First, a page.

Mechanism of sign-up to premium SMS via iOS ads

Discussion in 'iOS Programming' started by ohbrilliance, Nov 12, 2013.

  1. ohbrilliance macrumors 6502a


    May 15, 2007
    Melbourne, Australia
    We were recently subscribed to expensive weekly premium SMS messages via a double click-through of an ad in a 'free' iOS game. My four year-old was using the phone, so I never actually saw it happen. Apparently with a double click required, this is allowed in Australia. Their business model seems to be geared around kids clicking around 'free' apps.

    A couple of questions regarding this:

    Is this mechanism of charging from within apps even allowed for apps in the App store? I'm hoping not. And if not, will try to find the offending app and report it to Apple.

    How would this mechanism even work, in particular how would the recipient of the ad click get our mobile number without it being explicitly entered?

    (yes, we have parental control switched on for the purchase of apps and in-app purchases. We weren't expecting this 'gotcha')
  2. 1458279 Suspended


    May 1, 2010
    I think Apple has certain standards. The standards are different for apps that are targeted to kids. However, I don't know if you can stop a kid from running an app that they aren't supposed to run.

    I would start with finding what app did this and then take it to Apple.

    The rules for IAP or buying from an ad that show up in an app is different. Ads are served from different companies, the developer selects that ad server, but I don't think they have any control over the actual ads that show up.

    As I understand it, it's an open system, you can run 10 ads one right after the other, or you can run 1 ad per hour, you can go with a low end advertiser or a high end one.

    IMO, the market has gone down quickly, the mid-grade apps are hunting for money and the app store is flooded with over 1 million apps. It's harder to make money now compared to before and it doesn't look like things will change any time soon.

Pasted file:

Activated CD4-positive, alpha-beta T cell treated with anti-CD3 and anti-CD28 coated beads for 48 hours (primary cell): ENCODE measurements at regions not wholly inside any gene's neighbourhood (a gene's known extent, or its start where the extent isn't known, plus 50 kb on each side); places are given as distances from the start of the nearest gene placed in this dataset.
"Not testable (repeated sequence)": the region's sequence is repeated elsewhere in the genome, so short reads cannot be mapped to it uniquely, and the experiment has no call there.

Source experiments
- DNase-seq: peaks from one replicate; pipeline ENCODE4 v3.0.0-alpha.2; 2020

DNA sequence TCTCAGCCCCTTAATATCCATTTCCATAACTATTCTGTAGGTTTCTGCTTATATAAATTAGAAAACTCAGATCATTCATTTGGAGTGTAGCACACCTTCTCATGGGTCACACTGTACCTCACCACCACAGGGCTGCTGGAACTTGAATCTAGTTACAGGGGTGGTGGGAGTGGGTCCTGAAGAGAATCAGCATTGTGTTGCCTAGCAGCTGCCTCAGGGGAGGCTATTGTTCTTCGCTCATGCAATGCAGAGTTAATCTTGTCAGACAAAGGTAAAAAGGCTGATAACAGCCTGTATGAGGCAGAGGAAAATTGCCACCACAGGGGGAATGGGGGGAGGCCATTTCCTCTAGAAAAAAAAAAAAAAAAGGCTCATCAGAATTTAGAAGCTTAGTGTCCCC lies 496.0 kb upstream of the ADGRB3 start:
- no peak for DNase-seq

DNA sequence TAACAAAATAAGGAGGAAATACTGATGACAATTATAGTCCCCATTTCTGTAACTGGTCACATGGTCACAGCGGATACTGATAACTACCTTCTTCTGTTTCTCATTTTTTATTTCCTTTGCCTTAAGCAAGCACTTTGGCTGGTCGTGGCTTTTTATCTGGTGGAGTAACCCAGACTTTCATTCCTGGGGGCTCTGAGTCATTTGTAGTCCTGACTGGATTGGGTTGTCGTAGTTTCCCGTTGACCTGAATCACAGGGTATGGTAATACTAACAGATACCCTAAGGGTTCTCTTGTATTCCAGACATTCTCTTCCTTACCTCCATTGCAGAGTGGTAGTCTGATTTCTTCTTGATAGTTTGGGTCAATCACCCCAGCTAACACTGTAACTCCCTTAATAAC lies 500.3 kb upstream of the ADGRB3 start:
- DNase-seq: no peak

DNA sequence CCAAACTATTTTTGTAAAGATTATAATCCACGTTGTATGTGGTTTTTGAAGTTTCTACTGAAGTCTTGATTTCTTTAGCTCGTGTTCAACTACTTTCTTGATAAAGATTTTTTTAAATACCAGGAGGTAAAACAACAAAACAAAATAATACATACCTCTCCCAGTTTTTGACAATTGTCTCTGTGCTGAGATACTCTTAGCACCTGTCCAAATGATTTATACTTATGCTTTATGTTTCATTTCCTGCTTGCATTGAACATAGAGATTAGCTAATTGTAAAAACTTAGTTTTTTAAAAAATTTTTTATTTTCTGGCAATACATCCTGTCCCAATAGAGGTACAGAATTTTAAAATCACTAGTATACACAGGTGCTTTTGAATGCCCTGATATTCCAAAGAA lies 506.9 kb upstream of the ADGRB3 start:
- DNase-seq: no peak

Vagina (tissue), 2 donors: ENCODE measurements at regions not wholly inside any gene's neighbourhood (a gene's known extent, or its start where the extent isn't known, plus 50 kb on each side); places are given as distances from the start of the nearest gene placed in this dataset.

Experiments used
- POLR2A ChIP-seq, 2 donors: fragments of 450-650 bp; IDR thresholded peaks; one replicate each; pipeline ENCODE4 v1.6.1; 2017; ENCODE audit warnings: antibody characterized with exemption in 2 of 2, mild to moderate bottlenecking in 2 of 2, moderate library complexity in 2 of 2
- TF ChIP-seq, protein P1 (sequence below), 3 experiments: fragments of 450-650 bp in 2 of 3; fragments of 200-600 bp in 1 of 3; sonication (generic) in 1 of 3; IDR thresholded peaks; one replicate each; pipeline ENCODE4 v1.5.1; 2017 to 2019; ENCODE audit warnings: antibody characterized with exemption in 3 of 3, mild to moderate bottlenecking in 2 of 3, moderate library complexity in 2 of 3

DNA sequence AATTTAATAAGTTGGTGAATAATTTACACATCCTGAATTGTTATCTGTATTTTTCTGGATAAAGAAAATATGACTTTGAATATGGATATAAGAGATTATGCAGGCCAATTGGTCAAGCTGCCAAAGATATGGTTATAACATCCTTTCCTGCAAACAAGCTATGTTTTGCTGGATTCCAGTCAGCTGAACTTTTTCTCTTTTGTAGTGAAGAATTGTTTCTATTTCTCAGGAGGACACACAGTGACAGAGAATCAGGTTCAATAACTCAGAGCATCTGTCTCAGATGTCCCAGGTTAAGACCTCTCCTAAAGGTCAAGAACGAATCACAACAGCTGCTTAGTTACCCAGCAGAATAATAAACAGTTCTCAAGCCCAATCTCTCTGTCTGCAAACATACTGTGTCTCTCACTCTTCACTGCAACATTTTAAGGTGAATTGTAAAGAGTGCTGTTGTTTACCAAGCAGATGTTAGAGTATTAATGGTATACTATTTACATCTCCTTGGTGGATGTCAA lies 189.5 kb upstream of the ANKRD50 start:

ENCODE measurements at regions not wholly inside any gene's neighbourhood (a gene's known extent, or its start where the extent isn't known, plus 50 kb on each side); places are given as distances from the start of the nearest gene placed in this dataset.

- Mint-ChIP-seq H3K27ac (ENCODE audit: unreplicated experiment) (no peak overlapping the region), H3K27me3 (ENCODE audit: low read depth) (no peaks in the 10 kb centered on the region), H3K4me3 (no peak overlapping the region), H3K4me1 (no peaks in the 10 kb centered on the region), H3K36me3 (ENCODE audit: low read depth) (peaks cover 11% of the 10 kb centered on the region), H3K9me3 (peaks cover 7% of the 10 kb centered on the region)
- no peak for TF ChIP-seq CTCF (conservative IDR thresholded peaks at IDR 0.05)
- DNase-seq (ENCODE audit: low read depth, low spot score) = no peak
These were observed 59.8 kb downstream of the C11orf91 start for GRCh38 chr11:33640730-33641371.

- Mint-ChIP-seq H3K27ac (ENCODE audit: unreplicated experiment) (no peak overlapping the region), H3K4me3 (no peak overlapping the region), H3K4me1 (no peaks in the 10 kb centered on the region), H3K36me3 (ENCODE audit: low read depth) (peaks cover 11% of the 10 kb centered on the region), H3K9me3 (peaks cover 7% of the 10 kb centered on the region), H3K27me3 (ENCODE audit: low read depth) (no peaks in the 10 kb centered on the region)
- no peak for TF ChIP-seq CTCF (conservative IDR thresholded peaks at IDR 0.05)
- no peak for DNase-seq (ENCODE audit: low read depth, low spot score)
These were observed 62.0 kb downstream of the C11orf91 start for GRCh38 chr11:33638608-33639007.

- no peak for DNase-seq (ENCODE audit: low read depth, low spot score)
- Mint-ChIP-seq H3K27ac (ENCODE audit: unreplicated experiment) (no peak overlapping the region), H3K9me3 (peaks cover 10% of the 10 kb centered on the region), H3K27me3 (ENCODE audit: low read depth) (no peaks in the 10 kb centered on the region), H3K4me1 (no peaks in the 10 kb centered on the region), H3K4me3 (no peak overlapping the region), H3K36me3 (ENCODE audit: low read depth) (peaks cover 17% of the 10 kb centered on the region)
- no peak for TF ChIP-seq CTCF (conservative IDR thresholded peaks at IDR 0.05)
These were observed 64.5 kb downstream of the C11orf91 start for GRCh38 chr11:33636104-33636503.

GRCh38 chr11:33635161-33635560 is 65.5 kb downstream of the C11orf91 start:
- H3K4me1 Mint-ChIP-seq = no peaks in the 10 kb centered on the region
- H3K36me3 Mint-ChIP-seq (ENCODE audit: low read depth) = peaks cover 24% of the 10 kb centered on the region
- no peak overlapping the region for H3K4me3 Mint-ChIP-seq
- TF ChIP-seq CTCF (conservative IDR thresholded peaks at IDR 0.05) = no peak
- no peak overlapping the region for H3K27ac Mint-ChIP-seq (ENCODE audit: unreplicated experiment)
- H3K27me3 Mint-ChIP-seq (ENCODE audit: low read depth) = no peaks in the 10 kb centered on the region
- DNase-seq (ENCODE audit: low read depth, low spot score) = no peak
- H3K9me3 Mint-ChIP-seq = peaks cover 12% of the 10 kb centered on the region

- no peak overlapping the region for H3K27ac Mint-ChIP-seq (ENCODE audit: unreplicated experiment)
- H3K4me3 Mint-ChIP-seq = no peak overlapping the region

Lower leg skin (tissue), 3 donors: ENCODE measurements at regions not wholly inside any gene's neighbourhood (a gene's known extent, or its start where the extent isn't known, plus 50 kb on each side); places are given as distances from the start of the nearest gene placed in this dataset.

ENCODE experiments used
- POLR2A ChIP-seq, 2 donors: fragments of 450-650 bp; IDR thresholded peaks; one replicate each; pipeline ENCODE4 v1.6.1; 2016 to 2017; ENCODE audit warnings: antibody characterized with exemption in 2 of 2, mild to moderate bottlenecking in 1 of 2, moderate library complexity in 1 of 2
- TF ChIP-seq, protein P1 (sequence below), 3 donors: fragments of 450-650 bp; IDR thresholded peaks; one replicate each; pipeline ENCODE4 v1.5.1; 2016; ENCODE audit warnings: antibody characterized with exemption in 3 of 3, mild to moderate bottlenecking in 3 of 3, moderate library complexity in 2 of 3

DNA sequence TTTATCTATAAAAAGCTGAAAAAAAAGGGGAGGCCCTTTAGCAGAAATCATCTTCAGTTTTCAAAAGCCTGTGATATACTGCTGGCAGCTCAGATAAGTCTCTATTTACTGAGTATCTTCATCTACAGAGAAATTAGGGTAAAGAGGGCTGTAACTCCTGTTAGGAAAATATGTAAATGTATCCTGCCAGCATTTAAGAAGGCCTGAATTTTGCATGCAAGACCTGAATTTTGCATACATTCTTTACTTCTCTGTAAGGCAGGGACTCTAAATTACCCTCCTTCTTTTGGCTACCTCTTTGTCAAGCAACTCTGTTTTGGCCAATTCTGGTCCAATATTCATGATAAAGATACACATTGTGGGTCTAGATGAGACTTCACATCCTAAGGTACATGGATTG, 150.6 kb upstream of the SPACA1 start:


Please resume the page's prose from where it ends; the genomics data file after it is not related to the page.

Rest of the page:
Much like the Web itself, you get spam/malware/agressive ads from some sites and passive, 1st rate ads from others.

    Complain to Apple.

    Getting info from the phone (phone number, contact list, etc...) is supposed to be ONLY when the user has been notified.

    Android is different, Apple took the more secure 'high road,' Android is more of a 'low road' gutter type system.
  3. MattInOz macrumors 68030


    Jan 19, 2006
    The only thing that comes to mind is a framework in iOS (MFMessageComposeViewController) that lets the app compose an SMS message then present that to the user. The user still has to hit send which would explain the two taps as well. They could just send themselves a subscribe message with this system, and get your number in the process.

    So yes complain to Apple even if your not sure which app, include the number sending the messages.

    Also call your phone provider and complain (or lodge complaint on their website) with the sms number sending the spam.
    Also good to lodge complaint with Telecommunication Industry Ombudsmen.

    One of these should have the power to terminate the SMS service if it's only being used as a scam line.
  4. ohbrilliance thread starter macrumors 6502a


    May 15, 2007
    Melbourne, Australia
    Thanks for your replies. I came across the MFMessageComposeViewController code and reckon that's likely the mechanism.

    Telstra has now blocked premium services on our iPhones and the company sending out the messages is sending a $15 cheque. It looks like their business model is to catch as many people out as they can and not argue disputes lest they risk reporting to the ombudsmen.

    FWIW, the service is called AppyClub and the company sending MIA (

    One thing is that they claimed it wasn't possible to determine the app that registered us, as the request came via an ad. Since it's likely that the mechanism needed a hook such as MFMessageComposeViewController, wouldn't it be more than likely that the app itself did the work rather than a clickable ad?
  5. dejo Moderator


    Staff Member

    Sep 2, 2004
    The Centennial State
    An ad could be considered a mini-app that runs within the main app. Therefore, just as likely it was the ad that was the culprit.

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